||This article includes a list of references, but its sources remain unclear because it has insufficient inline citations. (July 2011)|
March 18, 1963|
St Ives, New South Wales
|Died||May 28, 2006
|Type of climber||Mountaineer|
|Major ascents||Mount Everest|
|Updated on 17 March 2013.|
Susan Erica Fear (18 March 1963 – 28 May 2006) was an Australian mountain climber, supporter of the Fred Hollows Foundation and a 2005 recipient of the Order of Australia medal in the Queen's birthday honours. Her life and climbing career is illustrated in her biography Fear No Boundary: The Road to Everest and Beyond, written by fellow climber Lincoln Hall and Fear, published in 2005.
Fear was born on 18 March 1963 in St Ives, New South Wales, Australia, she was the middle child in her family, with two brothers Grahame and John. Her parents were Ron and Joan Fear. Her mother Joan died from breast cancer in May 1988, and her father Ron died unexpectedly of a heart attack in June 2002.
Fear attended St Ives North Public School in her primary school years where she was the School Captain, and later attended Abbotsleigh (7-10) where she was the softball captain, and Barker College (11-12) in Sydney's north where she was a prefect and the captain of both hockey and cricket. While at school she attained the Duke of Edinburgh's Gold Award.
After leaving school, Fear took an office job with Wilderness Expeditions, an adventure travel company founded by Tim Macartney-Snape. That company was later acquired by World Expeditions, and she moved out of the office and into the field. She became an adventure guide and led cross country ski trips in Australia as well as treks in Africa, South America and Asia. She was recognized as one of the company's senior guides, leading many physically challenging mountaineering expeditions.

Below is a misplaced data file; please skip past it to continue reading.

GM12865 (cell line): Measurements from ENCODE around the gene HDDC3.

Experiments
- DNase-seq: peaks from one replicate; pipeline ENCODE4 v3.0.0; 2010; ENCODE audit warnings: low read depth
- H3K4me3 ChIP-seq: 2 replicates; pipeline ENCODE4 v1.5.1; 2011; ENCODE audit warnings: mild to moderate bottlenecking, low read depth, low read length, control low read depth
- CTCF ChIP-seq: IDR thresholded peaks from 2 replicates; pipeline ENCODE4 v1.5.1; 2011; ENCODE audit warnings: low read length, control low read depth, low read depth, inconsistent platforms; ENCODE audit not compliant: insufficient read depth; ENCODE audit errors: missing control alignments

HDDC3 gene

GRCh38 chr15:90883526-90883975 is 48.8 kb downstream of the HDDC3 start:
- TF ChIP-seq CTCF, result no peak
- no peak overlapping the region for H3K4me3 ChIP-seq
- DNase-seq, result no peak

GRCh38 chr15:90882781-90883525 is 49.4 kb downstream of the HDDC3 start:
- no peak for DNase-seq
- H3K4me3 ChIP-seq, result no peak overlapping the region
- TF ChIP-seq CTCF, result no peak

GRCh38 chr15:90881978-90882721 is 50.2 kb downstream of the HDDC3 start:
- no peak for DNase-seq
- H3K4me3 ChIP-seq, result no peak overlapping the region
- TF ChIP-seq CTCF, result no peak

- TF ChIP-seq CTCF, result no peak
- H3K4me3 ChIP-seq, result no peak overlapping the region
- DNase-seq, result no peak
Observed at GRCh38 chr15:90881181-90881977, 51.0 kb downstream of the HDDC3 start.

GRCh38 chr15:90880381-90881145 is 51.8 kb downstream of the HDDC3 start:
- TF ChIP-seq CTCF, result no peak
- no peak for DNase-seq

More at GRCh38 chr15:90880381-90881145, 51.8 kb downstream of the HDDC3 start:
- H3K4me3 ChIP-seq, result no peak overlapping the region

Climbing career achievements
Between 1997 and 2006 Fear climbed five of the world's fourteen 8,000 metre peaks. Her climbing career took off in 1997 when she led the first successful ascent by an Australian team of Makalu II (7,680 m) in Nepal. She followed this with ascents of Cho Oyu (8,201 m) in 1998 and Shishapangma (8,046 m) in 2002. In 2003, Fear climbed Everest (8,848 m) from the more difficult Tibetan side on the North Col. She was the first Australian-born woman and the second Australian woman overall to do so. She then successfully summitted Gasherbrum II (8,035 m) in Pakistan the following year (2004). Her final climb was to Manaslu (8,156 m) in 2006, which she successfully summited.
Fear was awarded the Order of Australia Medal (OAM) in 2005 for her work as Ambassador for The Fred Hollows Foundation and for services to mountaineering, which will have an eye clinic named after her in Dhading Besi, Nepal. Fear was also named the 2003 Adventurer of the Year by the Australian Geographic Society. She was an ambassador for the Australian Himalayan Foundation, and also helped raise funds for Australian Nepalese Medical Group.
Fears' life and climbing career is written about in the biographical book Fear No Boundary: The Road to Everest and Beyond, written by fellow climber Lincoln Hall (with Sue Fear), and first published in Melbourne by Lothian Books in 2005.
Fear died on Sunday, 28 May 2006, when she fell into a crevasse (approx. 7,800 m) while descending from the summit of Manaslu in Nepal. Manaslu was her fifth climb of a mountain over 8,000 metres. Her body remains on the mountain, honouring an earlier request if she were to die whilst climbing a mountain. A plaque now lays in memory of her just above the town of Bandipur on a small hill facing Manaslu.
- "Biography". www.suefear.org. Retrieved 27 April 2015.
- Hall, Lincoln with; Fear, Sue (2005). Fear No Boundary: The Road to Everest and Beyond. South Melbourne: Lothian. ISBN 9-78073-440-786-3. Retrieved 27 April 2015 – via Google Books.
- Baillie, Rebecca (29 October 2008). "Sue Fear's video diary from Mount Manaslu". The 7.30 Report (Australian Broadcasting Corporation). Retrieved 27 April 2015.
- Sydney Morning Herald - Top climber is dead: officials
- Sydney Morning Herald - Exploring the not so lonely planet